We walk in to the doctor’s office and read about achieving optimum health in the magazines.
The ads on television are talking about it; politicians are making speeches about staying healthy. A consistent topic is our diets and watching what we eat. Here in the Hudson Valley we have the bounty of our area to nourish us and to bring us good health. It’s like taking the farms and putting them on our plates.
The season runs from around May to the end of November. During this time, if we shop at local markets, we can see the changes in our produce matching the changes of our seasons. Think of asparagus, an early spring sprouting vegetable that is the first to hit the farm stands. Sprouted herbs are also a common spring sight. We get the chance to ingest the young, new growth of spring. In the summer we see berries and succulent juicy fruits thatcool us and keep us going. Then in November we see heartier vegetables like pumpkins and squash. They are warm and hearty foods to warm us and prepare us for the colder months ahead.
"There’s no coincidence—nature knows best. If people eat in-season and locally there is a reduced risk for heart diseases, high blood pressure, high cholesterol, diabetes, and some cancers."
Choosing to eat more local foods does not require alot of effort. We have numerous farm stands, farmers’ markets, and CSAs (community supported agriculture) to guide us. Start with foods you know, then ask questions to learn more about the abundance of food choices growing in our area.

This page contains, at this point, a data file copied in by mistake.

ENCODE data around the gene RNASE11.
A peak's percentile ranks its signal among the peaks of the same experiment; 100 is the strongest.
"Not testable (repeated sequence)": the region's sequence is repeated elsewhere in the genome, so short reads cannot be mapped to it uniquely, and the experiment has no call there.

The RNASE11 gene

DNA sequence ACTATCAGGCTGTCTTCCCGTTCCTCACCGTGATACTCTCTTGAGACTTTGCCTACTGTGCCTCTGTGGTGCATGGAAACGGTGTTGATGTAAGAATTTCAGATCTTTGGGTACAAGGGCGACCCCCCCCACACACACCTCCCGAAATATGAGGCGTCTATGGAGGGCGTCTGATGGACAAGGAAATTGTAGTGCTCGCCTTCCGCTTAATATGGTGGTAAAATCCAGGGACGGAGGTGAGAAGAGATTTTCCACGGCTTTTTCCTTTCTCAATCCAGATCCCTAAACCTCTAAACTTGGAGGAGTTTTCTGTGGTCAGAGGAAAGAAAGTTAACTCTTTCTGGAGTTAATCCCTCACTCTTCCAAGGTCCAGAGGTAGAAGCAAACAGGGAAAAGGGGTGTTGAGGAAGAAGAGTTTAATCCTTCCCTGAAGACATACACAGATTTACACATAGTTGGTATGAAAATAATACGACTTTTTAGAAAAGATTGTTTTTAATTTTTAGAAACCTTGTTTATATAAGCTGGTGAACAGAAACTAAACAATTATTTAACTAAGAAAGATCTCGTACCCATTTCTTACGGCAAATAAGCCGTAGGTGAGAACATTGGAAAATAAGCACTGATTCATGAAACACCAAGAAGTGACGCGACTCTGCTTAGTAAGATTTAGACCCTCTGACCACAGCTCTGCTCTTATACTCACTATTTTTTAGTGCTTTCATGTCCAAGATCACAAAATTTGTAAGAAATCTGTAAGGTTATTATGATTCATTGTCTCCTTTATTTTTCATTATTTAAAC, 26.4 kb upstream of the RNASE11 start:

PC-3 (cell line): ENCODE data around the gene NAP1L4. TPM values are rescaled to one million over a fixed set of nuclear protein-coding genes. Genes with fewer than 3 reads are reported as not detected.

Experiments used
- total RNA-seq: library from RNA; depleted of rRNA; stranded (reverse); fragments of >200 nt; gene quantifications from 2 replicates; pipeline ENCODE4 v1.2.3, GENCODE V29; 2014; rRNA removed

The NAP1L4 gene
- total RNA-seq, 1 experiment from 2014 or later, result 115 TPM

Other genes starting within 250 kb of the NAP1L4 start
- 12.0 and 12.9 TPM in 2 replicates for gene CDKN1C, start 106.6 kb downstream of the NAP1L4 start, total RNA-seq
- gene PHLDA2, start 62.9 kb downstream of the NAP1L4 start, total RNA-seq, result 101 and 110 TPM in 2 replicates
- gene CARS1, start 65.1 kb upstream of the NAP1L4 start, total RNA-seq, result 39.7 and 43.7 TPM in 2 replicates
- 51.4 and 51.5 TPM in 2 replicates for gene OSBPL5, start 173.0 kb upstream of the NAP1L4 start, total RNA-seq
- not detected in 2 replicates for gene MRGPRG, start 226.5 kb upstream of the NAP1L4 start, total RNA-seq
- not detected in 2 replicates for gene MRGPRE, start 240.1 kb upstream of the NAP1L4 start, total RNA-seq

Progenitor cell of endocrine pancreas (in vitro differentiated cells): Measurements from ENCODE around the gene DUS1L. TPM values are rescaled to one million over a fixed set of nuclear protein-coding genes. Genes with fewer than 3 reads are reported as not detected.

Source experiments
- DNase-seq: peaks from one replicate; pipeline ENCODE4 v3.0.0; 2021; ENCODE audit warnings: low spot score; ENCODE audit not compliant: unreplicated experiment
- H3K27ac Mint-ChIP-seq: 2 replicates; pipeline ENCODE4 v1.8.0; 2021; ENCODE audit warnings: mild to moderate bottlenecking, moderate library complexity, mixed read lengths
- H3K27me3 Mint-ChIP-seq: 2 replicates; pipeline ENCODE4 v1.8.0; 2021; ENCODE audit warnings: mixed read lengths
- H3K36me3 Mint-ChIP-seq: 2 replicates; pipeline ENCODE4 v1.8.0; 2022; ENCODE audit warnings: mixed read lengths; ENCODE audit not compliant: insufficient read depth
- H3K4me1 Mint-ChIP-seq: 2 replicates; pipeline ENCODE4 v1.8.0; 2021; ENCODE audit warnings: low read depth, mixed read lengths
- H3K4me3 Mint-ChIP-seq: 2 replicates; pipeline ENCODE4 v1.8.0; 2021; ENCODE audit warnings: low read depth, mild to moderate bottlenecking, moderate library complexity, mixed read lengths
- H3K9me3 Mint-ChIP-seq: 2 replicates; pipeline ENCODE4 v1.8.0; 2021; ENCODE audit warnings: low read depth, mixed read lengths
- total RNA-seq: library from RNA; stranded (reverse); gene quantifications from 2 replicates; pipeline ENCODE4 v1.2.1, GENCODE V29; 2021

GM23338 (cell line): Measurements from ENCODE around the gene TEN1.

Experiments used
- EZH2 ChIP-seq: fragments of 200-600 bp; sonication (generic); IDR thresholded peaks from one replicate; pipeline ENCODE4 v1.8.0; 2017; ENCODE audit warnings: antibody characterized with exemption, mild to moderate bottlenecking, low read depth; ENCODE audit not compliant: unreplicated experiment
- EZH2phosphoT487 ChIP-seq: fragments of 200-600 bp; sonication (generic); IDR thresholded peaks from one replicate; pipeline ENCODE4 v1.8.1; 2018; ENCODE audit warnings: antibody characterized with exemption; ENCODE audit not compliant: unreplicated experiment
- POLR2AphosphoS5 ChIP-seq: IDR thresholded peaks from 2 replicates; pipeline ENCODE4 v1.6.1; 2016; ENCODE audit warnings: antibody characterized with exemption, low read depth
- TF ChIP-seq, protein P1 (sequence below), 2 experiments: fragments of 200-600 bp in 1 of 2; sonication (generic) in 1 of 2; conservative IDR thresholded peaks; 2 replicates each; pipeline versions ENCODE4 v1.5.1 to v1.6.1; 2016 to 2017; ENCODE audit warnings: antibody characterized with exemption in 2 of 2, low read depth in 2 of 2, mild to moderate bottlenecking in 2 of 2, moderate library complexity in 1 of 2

Summer in the Hudson Valley is a perfect time to become a locally grown, healthier you. Connect with the food source and local growers to learn about their practices. Get out to our local grocers and spend more time at our farmers’ markets. Each market has its own charm and offers its local produce and home goods. You can pick from various seasonal produce and even local honey, maple syrup and jams, free range, hormone-free meats, homemade baked goods, pickled vegetables, herbs, eggs, specialty cheeses, and many other high quality items.
I can’t express the difference enough between savoring a local plump blueberry, bursting in my mouth, versus a blueberry that I might find at the store from Chile. The long journey that some foods take diminishes the nutritional value. Local blueberries are a part of the nature around me, that I see every day—the same recycled country air and sunlight.
Farmers’ markets are found in most areas, somewhere close to your community. It’s a perfect start to a day, meeting up with friends and making new ones. Bringing the children can help them benefit by learning more about sustainable living. Help them on their way to understanding good health, growth, and community-based support for local business. It has been proven that a child who sees where food comes from and who assists a parent with healthy food choices can make him or her think twice about always going for that cheeseburger with fries.
One simple lifestyle change can really make a big difference for your family’s and your health. And it’s delicious too.